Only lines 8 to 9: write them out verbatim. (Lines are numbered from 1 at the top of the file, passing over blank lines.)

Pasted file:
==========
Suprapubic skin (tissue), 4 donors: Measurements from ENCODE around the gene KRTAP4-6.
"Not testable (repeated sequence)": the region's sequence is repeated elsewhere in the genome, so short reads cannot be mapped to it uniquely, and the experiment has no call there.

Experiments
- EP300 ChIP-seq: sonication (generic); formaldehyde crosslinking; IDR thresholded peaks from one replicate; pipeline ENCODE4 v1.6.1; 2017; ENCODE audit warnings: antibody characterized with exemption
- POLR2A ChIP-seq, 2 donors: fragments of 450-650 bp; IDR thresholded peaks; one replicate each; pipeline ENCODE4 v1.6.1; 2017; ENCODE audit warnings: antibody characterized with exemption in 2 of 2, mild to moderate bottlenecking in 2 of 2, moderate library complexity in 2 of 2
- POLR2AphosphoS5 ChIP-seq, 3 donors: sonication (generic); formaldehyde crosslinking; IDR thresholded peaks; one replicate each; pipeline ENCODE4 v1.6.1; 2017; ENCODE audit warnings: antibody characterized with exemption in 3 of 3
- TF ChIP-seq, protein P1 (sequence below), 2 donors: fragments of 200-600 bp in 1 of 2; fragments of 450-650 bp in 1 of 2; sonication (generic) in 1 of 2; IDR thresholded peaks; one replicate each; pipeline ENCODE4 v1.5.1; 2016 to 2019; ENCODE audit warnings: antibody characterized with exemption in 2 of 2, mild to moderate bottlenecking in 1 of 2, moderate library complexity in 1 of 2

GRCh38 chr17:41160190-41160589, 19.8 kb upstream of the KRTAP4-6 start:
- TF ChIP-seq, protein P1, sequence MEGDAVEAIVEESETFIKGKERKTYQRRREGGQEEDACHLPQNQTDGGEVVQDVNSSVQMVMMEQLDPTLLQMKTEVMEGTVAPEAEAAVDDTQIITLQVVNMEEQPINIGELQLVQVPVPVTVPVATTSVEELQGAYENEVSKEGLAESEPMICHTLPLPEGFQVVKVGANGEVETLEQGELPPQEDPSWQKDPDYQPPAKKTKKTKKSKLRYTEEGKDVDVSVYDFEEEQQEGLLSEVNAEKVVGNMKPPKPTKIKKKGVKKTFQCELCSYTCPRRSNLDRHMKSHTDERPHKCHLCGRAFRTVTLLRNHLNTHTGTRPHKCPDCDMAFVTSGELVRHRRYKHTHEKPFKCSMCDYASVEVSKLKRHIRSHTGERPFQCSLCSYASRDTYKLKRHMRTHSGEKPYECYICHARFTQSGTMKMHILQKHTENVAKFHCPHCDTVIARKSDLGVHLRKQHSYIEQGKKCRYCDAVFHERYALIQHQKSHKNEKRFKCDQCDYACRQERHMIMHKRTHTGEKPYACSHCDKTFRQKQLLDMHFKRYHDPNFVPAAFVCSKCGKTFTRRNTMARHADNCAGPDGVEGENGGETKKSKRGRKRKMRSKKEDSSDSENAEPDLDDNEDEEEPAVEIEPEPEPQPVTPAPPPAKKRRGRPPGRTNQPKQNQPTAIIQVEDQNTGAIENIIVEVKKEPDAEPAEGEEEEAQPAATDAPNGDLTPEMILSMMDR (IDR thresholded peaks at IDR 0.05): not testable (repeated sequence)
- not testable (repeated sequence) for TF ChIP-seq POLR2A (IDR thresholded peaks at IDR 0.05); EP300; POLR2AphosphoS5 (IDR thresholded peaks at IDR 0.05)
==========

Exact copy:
GRCh38 chr17:41160190-41160589, 19.8 kb upstream of the KRTAP4-6 start:
- TF ChIP-seq, protein P1, sequence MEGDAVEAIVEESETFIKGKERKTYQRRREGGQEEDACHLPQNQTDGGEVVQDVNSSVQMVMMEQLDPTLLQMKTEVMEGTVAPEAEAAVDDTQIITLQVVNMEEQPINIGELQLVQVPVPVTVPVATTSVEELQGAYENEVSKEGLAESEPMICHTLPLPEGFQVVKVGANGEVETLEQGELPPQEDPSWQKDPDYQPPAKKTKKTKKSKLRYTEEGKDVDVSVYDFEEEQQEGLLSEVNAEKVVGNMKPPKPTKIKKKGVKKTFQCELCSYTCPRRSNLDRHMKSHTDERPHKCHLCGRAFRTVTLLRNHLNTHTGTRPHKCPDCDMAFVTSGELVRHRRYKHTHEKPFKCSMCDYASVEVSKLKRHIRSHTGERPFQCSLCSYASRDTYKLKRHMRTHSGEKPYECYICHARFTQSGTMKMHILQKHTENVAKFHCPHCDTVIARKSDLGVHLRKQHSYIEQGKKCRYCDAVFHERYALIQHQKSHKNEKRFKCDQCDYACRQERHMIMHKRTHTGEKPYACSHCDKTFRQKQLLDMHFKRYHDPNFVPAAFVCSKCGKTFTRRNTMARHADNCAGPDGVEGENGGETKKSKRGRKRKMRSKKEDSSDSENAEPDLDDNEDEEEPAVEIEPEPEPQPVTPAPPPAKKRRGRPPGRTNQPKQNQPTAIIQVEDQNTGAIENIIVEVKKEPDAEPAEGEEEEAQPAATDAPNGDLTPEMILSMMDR (IDR thresholded peaks at IDR 0.05): not testable (repeated sequence)